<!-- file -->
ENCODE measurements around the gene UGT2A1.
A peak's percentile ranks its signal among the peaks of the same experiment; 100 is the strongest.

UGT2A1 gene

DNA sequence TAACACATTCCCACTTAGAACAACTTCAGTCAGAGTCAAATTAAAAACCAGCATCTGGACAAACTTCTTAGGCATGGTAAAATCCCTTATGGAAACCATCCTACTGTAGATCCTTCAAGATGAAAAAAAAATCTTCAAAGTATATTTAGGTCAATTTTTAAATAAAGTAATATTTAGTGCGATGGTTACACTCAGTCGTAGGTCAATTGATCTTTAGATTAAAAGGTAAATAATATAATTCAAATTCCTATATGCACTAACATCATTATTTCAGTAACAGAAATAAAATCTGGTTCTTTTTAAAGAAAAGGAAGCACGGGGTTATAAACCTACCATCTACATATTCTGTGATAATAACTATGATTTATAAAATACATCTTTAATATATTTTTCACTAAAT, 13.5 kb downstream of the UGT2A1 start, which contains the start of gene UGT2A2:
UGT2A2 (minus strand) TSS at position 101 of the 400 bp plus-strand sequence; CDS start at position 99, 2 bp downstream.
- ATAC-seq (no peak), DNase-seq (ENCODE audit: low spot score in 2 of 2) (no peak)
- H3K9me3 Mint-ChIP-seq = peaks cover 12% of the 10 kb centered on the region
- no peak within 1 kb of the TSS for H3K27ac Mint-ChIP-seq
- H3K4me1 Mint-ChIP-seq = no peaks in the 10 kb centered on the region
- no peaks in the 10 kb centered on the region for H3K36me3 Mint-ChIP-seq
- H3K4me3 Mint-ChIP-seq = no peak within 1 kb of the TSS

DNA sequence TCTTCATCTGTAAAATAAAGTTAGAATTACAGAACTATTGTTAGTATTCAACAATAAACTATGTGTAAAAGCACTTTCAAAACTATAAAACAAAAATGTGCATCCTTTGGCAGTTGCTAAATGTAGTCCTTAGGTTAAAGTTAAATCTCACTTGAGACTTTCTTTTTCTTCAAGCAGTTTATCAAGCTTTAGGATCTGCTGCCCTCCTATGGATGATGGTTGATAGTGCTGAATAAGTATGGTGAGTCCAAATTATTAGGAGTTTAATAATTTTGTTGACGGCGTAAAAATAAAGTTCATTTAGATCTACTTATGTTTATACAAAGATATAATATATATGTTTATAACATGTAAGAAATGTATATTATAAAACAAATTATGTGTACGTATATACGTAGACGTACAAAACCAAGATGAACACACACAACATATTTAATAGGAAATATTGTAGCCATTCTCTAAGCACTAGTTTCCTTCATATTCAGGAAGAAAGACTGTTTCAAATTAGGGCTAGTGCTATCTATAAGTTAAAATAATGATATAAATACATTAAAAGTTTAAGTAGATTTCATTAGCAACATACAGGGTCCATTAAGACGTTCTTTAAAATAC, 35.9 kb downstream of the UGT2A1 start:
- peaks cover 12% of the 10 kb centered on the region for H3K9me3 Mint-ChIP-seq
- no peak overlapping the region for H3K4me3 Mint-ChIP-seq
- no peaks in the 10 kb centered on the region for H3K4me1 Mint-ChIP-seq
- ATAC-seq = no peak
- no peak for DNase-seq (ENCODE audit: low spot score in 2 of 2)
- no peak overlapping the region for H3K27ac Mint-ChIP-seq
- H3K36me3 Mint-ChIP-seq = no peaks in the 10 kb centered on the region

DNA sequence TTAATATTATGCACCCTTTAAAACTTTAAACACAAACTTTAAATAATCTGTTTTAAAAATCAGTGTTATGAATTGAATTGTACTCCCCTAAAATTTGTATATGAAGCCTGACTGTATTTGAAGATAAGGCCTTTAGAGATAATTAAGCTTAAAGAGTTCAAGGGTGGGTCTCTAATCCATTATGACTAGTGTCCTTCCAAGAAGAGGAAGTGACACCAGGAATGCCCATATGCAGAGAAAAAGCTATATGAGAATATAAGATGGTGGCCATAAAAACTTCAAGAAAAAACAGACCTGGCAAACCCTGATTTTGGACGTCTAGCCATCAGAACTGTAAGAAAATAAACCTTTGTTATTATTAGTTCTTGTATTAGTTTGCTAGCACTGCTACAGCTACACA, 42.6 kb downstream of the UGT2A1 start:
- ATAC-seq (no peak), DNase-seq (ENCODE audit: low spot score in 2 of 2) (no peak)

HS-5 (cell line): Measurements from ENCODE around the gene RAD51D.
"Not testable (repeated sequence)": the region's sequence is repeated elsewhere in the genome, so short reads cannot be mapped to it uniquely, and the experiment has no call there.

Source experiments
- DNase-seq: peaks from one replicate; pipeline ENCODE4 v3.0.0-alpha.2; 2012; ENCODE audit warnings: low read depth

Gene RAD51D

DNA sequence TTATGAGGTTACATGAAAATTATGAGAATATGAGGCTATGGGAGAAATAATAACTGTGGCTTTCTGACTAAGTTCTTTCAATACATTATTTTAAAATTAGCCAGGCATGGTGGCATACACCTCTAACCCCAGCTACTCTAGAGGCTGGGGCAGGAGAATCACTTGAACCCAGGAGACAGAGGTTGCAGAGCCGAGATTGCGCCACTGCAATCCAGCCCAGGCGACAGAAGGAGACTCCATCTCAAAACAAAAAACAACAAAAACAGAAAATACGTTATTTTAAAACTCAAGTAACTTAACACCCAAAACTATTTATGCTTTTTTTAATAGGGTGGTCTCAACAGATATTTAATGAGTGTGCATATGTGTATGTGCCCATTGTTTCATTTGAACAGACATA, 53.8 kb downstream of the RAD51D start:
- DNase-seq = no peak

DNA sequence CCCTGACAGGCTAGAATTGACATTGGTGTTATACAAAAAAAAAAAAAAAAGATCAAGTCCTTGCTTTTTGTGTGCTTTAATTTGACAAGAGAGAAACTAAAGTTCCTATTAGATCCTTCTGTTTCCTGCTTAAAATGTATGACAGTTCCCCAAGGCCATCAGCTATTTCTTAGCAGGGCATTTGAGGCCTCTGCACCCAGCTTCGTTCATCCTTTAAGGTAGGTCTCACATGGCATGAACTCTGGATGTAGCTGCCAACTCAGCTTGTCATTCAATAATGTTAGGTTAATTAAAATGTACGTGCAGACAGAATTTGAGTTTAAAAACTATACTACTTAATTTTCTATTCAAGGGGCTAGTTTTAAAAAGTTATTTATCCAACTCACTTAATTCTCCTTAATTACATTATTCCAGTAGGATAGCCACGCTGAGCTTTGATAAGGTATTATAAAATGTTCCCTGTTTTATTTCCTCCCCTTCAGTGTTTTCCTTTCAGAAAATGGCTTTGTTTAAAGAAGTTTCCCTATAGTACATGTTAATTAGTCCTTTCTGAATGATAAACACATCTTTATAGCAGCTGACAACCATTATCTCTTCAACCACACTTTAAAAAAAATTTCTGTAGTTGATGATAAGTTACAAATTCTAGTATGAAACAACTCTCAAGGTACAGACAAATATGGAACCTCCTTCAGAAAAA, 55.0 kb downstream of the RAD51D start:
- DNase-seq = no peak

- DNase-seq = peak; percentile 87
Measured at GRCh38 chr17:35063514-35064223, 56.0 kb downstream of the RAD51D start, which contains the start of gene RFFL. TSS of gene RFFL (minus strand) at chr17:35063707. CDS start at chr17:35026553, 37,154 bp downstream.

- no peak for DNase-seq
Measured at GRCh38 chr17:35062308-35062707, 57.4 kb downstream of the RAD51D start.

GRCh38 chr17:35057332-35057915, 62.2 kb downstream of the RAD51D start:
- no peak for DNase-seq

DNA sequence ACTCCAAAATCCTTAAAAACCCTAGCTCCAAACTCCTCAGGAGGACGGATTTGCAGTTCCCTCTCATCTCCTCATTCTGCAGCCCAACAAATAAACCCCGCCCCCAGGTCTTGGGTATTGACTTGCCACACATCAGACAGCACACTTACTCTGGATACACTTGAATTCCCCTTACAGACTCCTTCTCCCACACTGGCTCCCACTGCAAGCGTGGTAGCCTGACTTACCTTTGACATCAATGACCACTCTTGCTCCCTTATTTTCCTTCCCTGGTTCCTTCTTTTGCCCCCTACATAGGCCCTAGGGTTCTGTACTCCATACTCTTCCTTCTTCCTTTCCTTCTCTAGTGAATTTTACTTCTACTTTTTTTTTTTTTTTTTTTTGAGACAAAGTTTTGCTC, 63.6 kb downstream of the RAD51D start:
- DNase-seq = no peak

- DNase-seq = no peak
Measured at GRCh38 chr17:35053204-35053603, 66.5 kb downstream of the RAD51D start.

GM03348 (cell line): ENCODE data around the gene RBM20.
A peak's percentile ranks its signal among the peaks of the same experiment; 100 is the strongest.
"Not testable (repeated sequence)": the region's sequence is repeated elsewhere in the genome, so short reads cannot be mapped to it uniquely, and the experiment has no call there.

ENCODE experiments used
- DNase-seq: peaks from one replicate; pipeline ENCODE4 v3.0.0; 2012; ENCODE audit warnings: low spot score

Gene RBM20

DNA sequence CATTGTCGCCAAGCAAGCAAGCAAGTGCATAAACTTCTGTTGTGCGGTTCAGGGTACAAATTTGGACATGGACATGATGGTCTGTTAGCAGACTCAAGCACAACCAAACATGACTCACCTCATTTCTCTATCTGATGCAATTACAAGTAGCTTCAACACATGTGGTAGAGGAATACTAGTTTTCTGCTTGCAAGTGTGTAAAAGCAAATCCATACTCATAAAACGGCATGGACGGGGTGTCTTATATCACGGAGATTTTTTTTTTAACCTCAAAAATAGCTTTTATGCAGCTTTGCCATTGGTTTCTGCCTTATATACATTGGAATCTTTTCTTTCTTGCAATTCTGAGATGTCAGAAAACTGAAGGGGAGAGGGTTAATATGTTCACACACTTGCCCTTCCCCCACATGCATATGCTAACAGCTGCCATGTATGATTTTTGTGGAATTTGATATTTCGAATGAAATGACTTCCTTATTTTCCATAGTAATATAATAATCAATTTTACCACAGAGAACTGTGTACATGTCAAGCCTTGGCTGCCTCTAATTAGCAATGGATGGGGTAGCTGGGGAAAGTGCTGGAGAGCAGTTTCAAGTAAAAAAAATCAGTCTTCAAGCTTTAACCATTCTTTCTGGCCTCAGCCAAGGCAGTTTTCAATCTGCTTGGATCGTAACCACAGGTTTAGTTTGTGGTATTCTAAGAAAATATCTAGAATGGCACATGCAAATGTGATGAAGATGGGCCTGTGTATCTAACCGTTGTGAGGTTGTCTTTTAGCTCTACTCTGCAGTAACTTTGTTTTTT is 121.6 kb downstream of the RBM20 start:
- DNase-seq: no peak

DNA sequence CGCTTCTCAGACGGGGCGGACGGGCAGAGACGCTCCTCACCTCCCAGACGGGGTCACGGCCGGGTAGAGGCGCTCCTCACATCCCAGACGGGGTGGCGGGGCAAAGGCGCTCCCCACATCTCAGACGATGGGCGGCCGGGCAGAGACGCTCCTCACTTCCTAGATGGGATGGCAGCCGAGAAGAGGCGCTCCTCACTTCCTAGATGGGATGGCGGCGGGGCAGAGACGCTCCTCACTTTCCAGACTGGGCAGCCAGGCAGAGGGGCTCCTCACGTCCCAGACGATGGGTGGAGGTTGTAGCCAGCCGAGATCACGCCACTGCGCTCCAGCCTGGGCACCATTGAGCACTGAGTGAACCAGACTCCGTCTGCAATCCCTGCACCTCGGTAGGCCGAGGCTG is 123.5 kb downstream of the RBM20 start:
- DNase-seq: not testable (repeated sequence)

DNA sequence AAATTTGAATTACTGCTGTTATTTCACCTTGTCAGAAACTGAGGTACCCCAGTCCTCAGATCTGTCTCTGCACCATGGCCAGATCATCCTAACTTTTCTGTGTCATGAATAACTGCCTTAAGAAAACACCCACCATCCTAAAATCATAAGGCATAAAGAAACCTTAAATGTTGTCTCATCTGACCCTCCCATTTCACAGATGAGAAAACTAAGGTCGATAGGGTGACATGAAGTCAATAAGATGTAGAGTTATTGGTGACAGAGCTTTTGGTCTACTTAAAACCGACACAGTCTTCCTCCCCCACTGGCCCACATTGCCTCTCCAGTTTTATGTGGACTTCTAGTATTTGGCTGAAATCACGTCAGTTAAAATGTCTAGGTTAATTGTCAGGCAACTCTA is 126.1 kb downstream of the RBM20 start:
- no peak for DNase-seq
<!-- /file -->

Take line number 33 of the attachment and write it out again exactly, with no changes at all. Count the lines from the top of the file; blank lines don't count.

- no peak for DNase-seq